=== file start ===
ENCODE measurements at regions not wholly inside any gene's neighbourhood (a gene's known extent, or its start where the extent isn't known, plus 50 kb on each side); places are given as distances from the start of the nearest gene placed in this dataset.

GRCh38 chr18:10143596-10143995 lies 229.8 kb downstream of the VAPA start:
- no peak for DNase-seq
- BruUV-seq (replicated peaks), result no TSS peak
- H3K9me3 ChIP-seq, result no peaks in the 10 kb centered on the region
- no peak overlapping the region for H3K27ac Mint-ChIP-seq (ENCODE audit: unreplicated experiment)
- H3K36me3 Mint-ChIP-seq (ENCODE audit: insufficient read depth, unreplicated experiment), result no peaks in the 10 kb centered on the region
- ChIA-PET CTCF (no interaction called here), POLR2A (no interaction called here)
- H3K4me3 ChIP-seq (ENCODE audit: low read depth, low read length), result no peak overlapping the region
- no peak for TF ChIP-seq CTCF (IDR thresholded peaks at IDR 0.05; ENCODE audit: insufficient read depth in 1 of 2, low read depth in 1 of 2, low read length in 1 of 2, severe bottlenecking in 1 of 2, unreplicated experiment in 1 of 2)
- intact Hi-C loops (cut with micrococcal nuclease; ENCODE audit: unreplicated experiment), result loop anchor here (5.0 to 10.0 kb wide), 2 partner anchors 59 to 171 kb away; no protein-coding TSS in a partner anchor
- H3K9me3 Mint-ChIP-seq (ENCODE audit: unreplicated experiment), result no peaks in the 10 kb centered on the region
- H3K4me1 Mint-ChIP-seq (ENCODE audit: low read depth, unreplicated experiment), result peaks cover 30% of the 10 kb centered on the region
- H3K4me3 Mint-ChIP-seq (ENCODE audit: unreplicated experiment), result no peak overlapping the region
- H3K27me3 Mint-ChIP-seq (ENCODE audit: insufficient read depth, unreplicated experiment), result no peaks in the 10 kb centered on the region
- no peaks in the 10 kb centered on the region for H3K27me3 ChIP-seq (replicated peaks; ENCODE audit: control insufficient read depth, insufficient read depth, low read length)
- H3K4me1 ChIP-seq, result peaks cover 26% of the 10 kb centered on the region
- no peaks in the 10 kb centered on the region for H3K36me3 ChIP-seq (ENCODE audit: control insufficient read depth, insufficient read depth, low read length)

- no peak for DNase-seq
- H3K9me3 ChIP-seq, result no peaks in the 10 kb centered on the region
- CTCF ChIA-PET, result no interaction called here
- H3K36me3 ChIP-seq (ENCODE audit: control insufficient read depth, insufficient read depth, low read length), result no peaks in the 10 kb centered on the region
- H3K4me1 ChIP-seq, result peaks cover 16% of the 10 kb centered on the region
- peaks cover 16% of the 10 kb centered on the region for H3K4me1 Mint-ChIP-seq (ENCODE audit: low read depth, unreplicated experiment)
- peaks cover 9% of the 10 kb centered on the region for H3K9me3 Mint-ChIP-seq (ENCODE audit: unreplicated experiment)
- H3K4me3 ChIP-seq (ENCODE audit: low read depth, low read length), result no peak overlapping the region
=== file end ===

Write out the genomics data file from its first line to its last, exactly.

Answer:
ENCODE measurements at regions not wholly inside any gene's neighbourhood (a gene's known extent, or its start where the extent isn't known, plus 50 kb on each side); places are given as distances from the start of the nearest gene placed in this dataset.

GRCh38 chr18:10143596-10143995 lies 229.8 kb downstream of the VAPA start:
- no peak for DNase-seq
- BruUV-seq (replicated peaks), result no TSS peak
- H3K9me3 ChIP-seq, result no peaks in the 10 kb centered on the region
- no peak overlapping the region for H3K27ac Mint-ChIP-seq (ENCODE audit: unreplicated experiment)
- H3K36me3 Mint-ChIP-seq (ENCODE audit: insufficient read depth, unreplicated experiment), result no peaks in the 10 kb centered on the region
- ChIA-PET CTCF (no interaction called here), POLR2A (no interaction called here)
- H3K4me3 ChIP-seq (ENCODE audit: low read depth, low read length), result no peak overlapping the region
- no peak for TF ChIP-seq CTCF (IDR thresholded peaks at IDR 0.05; ENCODE audit: insufficient read depth in 1 of 2, low read depth in 1 of 2, low read length in 1 of 2, severe bottlenecking in 1 of 2, unreplicated experiment in 1 of 2)
- intact Hi-C loops (cut with micrococcal nuclease; ENCODE audit: unreplicated experiment), result loop anchor here (5.0 to 10.0 kb wide), 2 partner anchors 59 to 171 kb away; no protein-coding TSS in a partner anchor
- H3K9me3 Mint-ChIP-seq (ENCODE audit: unreplicated experiment), result no peaks in the 10 kb centered on the region
- H3K4me1 Mint-ChIP-seq (ENCODE audit: low read depth, unreplicated experiment), result peaks cover 30% of the 10 kb centered on the region
- H3K4me3 Mint-ChIP-seq (ENCODE audit: unreplicated experiment), result no peak overlapping the region
- H3K27me3 Mint-ChIP-seq (ENCODE audit: insufficient read depth, unreplicated experiment), result no peaks in the 10 kb centered on the region
- no peaks in the 10 kb centered on the region for H3K27me3 ChIP-seq (replicated peaks; ENCODE audit: control insufficient read depth, insufficient read depth, low read length)
- H3K4me1 ChIP-seq, result peaks cover 26% of the 10 kb centered on the region
- no peaks in the 10 kb centered on the region for H3K36me3 ChIP-seq (ENCODE audit: control insufficient read depth, insufficient read depth, low read length)

- no peak for DNase-seq
- H3K9me3 ChIP-seq, result no peaks in the 10 kb centered on the region
- CTCF ChIA-PET, result no interaction called here
- H3K36me3 ChIP-seq (ENCODE audit: control insufficient read depth, insufficient read depth, low read length), result no peaks in the 10 kb centered on the region
- H3K4me1 ChIP-seq, result peaks cover 16% of the 10 kb centered on the region
- peaks cover 16% of the 10 kb centered on the region for H3K4me1 Mint-ChIP-seq (ENCODE audit: low read depth, unreplicated experiment)
- peaks cover 9% of the 10 kb centered on the region for H3K9me3 Mint-ChIP-seq (ENCODE audit: unreplicated experiment)
- H3K4me3 ChIP-seq (ENCODE audit: low read depth, low read length), result no peak overlapping the region